But the truth is, you don’t have to tell a Ba’al Teshuva a joke– it seems as if everybody is looking for stringencies today. Part of the reason for the move toward more restrictive practice is that it takes much greater erudition and courage to say that something is permissible than it does to say that something is not permissible. By favoring the stringent point of view, we eliminate all gray areas, resulting in: “When in doubt, nothing is Kosher!”

The National Jewish Outreach Program launched its now-renowned campaign known as Shabbat Across America on April 4, 1997. Until that time, a program known as “Turn Friday Night into Shabbat” had been offered in a limited number of synagogues, fifty to sixty at most. The reason for limiting the program was due to concern about proper Shabbat and kashrut observance in non-traditional synagogues and settings.

But we were determined to reach the people where they were, and those who could most benefit from Shabbat Across America were in the non-traditional synagogues and temples. We approached our rabbinic decisor, Rabbi David Cohen of Flatbush, who had always been a courageous mentor, asking him if there was any way that NJOP’s Shabbat program could be conducted in non-traditional synagogues. Rabbi Cohen said that he believed it could be done, but modestly noted that he did not have “broad enough shoulders” to issue such a decision alone. He suggested that we consult with Rabbi Zelik Epstein, who was then the senior Rosh Yeshiva in America.

After Rabbis Cohen and Epstein discussed the issues, Rabbi Yitzchak Rosenbaum (Associate Director of NJOP) and I met with Rabbi Epstein to work out the details. His incisive questioning resulted in adjustments to our plans and directives, so that the program could receive his seal of approval. Eventually, two pages of written directives were produced that were signed with a blessing from Rabbi Epstein.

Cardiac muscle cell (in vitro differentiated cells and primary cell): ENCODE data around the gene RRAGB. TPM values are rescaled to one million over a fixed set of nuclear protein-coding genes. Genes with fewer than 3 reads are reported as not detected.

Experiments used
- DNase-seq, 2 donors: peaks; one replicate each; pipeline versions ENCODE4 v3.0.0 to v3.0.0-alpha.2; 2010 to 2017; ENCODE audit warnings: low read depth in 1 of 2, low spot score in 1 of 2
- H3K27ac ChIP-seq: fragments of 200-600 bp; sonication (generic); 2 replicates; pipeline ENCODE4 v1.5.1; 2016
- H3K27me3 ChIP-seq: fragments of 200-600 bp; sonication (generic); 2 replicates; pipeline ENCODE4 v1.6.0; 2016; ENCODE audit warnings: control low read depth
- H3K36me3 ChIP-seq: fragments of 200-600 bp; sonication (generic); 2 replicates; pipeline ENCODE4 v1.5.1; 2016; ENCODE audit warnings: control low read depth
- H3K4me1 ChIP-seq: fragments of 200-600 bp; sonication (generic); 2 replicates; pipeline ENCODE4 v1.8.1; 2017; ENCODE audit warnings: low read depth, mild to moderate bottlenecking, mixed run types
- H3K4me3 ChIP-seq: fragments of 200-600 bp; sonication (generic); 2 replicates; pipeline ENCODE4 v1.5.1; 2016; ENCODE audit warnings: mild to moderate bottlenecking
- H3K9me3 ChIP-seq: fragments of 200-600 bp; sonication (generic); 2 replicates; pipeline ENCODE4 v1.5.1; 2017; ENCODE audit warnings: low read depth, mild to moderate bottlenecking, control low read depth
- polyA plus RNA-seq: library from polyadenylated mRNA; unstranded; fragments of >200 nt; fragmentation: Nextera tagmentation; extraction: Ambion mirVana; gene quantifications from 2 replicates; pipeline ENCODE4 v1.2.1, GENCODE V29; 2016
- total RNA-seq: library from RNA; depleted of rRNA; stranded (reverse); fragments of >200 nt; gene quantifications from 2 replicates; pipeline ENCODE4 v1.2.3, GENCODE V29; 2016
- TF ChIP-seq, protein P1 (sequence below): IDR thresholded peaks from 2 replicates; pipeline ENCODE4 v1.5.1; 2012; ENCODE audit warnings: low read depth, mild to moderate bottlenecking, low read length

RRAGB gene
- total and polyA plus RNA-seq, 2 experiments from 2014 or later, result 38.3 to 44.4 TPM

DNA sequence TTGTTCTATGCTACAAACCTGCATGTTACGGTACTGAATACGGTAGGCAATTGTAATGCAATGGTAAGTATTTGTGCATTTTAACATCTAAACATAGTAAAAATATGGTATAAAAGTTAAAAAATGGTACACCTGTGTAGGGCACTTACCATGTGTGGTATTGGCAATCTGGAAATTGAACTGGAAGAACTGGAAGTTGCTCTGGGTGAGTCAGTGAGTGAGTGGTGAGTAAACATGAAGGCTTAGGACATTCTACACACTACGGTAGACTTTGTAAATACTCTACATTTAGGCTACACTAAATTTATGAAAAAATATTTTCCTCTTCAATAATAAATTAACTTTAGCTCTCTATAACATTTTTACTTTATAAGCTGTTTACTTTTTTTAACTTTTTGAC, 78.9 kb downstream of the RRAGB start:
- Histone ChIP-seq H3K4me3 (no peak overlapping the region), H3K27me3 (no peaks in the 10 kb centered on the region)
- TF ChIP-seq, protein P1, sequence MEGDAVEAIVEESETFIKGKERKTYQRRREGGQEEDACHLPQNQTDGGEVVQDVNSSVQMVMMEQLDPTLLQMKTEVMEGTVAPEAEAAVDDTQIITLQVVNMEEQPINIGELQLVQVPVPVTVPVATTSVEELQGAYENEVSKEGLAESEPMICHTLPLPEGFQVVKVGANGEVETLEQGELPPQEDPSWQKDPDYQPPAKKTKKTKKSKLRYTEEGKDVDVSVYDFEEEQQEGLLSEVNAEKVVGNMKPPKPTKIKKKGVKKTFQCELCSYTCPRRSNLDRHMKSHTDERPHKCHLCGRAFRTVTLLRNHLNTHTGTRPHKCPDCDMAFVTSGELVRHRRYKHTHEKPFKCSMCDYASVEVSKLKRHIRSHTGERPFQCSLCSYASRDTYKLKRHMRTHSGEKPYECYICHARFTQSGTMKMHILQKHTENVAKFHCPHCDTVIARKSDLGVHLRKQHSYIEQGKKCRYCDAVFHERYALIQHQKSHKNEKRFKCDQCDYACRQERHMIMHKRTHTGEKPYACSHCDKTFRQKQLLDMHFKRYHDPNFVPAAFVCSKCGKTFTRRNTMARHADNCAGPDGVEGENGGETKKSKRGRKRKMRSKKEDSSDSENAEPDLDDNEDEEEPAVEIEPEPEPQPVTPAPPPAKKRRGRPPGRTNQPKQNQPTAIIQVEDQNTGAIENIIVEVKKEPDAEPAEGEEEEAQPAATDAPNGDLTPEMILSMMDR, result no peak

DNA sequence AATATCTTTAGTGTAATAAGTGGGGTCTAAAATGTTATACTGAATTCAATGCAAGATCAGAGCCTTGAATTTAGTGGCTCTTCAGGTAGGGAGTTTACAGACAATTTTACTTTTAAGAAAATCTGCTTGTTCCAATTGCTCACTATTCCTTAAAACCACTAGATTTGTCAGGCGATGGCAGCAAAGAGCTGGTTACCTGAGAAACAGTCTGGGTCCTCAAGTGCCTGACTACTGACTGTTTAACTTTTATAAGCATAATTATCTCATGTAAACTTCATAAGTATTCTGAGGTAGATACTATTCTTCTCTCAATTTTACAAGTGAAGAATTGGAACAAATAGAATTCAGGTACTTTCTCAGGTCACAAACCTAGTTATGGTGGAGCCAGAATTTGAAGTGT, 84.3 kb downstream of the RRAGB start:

There was much publicity regarding the launching of the first Shabbat Across America. Press conferences were held and newspaper articles covered the anticipated program in depth. The publicity, of course, brought the program to the attention of those religious elements who were opposed to interdenominational programming. One very highly respected leader felt compelled to write a memo to his rabbinic leadership group denouncing the program, questioning how Ephraim Buchwald could undertake such a project without proper rabbinic approval, which he contended would lead to massive desecration of Shabbat and the serving of non-kosher food.

As soon as I received word of his rebuke, I called to tell him that the program indeed had the approval of Rabbi Zelik Epstein. He was rather astounded. To his great credit, after I faxed a copy of the letter to him with the signature of approval from Rabbi Epstein, he apologized, withdrew his rebuke and sent a letter of clarification to his entire rabbinic committee. He said, however, that he could not understand how Rabbi Epstein could grant approval to such a program, and expressed a desire to speak with Rabbi Epstein.

When I relayed the request to Rabbi Epstein, who was then in his mid-eighties, he simply said that the rabbi does not understand the needs of the American Jewish community today. And although the two subsequently met quite frequently, Rabbi Epstein never discussed the issue of Shabbat Across America with this highly regarded rabbinic leader.